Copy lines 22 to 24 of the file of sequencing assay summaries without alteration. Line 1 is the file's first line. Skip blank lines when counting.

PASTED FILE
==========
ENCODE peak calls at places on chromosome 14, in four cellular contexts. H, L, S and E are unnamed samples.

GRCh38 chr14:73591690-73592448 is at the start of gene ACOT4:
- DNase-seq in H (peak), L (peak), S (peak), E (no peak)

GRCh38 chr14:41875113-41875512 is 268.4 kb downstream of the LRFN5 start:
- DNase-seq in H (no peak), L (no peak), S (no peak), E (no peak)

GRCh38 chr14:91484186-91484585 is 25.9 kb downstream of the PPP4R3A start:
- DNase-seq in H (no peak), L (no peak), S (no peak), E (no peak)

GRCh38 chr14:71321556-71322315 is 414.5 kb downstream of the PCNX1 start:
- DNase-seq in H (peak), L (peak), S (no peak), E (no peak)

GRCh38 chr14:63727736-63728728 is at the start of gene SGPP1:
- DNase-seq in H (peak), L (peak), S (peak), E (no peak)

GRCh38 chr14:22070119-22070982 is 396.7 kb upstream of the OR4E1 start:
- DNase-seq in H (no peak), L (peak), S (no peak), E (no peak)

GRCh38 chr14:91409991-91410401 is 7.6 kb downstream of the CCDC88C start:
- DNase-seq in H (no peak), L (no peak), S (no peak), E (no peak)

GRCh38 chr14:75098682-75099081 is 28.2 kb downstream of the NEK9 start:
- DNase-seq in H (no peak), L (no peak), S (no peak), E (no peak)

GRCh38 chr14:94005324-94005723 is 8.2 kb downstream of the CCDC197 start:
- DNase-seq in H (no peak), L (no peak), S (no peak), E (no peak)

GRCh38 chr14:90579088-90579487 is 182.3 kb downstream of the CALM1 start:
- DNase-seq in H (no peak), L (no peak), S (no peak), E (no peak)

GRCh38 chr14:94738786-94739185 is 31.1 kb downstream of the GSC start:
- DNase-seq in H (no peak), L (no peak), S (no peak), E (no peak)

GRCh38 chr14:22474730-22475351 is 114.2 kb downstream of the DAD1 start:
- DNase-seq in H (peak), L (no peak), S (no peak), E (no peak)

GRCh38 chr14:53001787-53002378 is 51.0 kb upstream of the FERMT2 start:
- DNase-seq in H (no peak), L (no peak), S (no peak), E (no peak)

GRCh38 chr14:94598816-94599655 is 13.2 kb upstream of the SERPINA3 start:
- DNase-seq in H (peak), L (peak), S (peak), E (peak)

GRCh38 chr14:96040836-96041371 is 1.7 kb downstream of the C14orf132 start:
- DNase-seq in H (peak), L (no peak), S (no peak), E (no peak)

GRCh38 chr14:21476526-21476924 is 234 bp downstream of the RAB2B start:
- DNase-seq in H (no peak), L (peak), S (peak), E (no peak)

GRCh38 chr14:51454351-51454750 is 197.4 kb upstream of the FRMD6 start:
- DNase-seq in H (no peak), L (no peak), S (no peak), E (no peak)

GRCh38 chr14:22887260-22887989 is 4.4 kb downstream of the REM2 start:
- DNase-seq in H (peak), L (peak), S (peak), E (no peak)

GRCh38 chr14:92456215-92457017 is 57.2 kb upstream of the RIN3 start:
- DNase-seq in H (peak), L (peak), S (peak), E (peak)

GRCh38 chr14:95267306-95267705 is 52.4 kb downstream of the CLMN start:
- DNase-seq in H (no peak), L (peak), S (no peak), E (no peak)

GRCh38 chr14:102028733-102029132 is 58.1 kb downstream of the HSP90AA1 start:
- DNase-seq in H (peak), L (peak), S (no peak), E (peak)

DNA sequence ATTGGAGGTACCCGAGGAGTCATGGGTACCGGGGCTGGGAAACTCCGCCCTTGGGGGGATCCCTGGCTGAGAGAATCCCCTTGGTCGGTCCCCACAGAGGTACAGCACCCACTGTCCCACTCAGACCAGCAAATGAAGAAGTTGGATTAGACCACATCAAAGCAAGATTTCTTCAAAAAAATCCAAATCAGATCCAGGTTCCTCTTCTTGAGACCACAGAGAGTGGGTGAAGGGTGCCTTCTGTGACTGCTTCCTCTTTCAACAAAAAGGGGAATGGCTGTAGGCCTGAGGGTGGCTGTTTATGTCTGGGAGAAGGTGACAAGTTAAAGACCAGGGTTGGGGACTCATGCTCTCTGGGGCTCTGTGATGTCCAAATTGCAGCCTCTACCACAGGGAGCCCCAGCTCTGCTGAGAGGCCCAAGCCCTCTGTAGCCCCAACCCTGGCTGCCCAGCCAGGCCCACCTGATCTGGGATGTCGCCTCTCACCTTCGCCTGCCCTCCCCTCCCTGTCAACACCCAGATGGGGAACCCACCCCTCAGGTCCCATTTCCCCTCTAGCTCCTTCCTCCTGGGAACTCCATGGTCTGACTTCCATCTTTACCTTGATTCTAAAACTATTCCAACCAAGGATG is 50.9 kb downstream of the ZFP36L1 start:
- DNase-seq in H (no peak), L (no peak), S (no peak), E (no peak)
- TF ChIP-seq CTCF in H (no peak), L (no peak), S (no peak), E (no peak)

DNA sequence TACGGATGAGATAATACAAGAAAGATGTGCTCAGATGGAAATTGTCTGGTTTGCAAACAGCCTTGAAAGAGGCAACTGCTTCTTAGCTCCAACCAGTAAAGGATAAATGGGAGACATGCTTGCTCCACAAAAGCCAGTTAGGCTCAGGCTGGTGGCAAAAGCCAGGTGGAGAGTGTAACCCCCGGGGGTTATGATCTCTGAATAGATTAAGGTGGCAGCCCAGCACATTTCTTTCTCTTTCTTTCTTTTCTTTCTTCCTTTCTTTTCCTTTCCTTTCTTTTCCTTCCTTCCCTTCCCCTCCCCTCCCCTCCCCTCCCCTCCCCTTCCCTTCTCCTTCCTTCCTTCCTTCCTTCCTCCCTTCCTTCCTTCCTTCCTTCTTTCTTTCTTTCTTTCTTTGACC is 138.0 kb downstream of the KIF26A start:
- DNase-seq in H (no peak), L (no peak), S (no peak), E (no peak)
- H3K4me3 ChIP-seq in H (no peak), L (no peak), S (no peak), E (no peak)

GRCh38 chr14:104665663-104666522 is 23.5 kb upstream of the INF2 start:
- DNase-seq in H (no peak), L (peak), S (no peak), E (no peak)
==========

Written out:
GRCh38 chr14:94738786-94739185 is 31.1 kb downstream of the GSC start:
- DNase-seq in H (no peak), L (no peak), S (no peak), E (no peak)

GRCh38 chr14:22474730-22475351 is 114.2 kb downstream of the DAD1 start: